Our lives have rhythm. Bipolar disorder is, to a high degree, a dysfunction of the circadian rhythms. During mania, the body does not need rest, or at least it thinks it does not. The manic person goes full-steam ahead in an energy expenditure that can only end in burn-out but may not for weeks.
What causes circadian rhythms to go awry? It turns out it is not just genes. Personal habits can also do it. When I was in college in 1979-82, I studied computer science. We did not have personal computers as we do now. We were limited to using the few computers available on campus. They were usually busy, so I solved that problem by working on them in the middle of the night. Many a night, light from terminals, the interaction with software, and the deadlines of my assignments, kept me working all night. My roommates were worried about me, but I kept up these habits because I wanted to finish college before I ran out of money.
What I did not realize at the time was that my body’s ability to regulate circadian rhythms was compromised. While I paid rapt attention in my classes, my freshman and sophomore years, by the time I was a junior and senior, I was dozing off in class. I often could not keep my eyes open, even though the subject matter was fascinating. Gradually, I became exhausted, but I finished college. Did that cause my bipolar disorder? I do not know. However, it did not help it.
Disruption of Circadian Rhythms
It turns out that five things that have contributed to the disruption of circadian rhythms in about everyone are:
- the electric lightbulb
- shift work
- electronic devices including computers and phones
- indoor living
Of course, we love these things, do we not? All right, maybe not shift work, but we love the conveniences provided by people who do shift work. These things are relatively recent inventions, and relatively recently, illnesses like bipolar disorder have increased. Has circadian disruption caused my bipolar? Maybe. It has not cured it.
So, what can we do? Do we give up technology and go live in a cave? I love technology. I am not likely to advocate that. However, I have one friend who did exactly that. He is enthusiastic about outdoor living also. However, I think even his cave has electric lighting. The important thing is to be aware of these dangers and schedule breaks from electric lightbulbs. Unfortunately, I have not been able to get away from them. My husband likes to have lights on in both bathrooms the entire night, which shine into the bedroom. Last night, I coaxed him into lighting only one of them.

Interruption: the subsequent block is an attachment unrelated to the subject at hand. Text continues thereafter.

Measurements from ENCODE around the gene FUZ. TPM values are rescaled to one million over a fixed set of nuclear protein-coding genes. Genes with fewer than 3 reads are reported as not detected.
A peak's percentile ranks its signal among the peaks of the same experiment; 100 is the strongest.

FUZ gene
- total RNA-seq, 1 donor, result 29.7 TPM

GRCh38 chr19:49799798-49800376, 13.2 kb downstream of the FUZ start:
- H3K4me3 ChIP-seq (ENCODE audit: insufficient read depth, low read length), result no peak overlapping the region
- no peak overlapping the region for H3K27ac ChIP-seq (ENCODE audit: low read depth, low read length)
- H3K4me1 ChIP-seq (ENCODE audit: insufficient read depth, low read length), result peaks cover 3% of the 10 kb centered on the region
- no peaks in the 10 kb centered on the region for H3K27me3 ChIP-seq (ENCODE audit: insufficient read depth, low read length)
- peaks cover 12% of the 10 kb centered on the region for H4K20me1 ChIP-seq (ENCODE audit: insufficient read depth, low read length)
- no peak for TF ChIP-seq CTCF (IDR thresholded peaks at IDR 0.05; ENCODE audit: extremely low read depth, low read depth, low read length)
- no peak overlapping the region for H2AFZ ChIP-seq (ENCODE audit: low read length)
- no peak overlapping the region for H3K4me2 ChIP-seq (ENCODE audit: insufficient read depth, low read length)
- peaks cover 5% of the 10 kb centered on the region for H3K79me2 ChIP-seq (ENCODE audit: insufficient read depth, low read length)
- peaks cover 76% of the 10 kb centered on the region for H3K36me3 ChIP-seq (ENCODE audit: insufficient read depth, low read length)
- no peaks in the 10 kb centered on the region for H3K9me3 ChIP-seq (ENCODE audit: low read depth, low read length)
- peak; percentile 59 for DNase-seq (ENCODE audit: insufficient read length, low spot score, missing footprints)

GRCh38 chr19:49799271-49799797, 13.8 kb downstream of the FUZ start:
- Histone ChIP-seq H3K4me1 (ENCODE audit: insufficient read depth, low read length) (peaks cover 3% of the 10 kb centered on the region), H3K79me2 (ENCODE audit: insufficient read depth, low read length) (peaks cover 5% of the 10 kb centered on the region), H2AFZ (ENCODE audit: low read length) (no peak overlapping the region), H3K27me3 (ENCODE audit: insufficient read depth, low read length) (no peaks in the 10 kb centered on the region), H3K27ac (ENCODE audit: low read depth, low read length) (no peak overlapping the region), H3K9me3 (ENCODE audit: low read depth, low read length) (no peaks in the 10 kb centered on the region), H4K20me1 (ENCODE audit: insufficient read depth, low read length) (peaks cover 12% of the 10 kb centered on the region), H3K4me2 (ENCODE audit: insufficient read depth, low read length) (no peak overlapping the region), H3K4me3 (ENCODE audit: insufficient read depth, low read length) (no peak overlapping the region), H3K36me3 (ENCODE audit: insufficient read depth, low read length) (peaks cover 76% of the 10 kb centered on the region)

I have tried using a sleep mask to block light, but it makes my sensitive eyes hurt, which does not improve my sleep. However, if that solution works for you, do it. Should I give it another try?
Being a computer-loving person, I do not get outdoors enough. However, I am starting to acknowledge that my health and mental health depend on it. Dr. Joseph Mercola walks along the beach for hours a day while reading. He believes in the healing properties of the sun. Of course, he lives in Florida, where the sun is less dangerous. I live in Colorado, the skin-cancer capital of the United States. However, I think a few minutes of morning sunlight would probably be okay. I could resume my resolve to walk to the library again, if not every day, at least more often.
Fasting Improves Circadian Rhythms
I am not going to resolve my circadian dysfunction all at once. However, I realize doing so is the next step in this journey. If I can fix my circadian rhythm dysfunction, I will also be able to resume fasting 15 hours per day, which will put my weight loss progress back on track. It turns out that food intake, as well as light, affects the regulation of circadian rhythms. So I need to work on both the timing of my light exposure and my food intake.
Even though I have kept this blog for over a year now, I struggle when I try to do the same things every day in the same order. I followed a morning ritual for weeks, and then I could not bring myself to do it anymore. I changed my routine a bit but was still not able to be as regular as when I started. Is this just the stubborn part of my nature? Or could this behavior be related to my bipolar disorder? I do not know. Perhaps it is human nature to seek out novelty, and when things become too routine, we balk. What is the solution?
The Circadian Code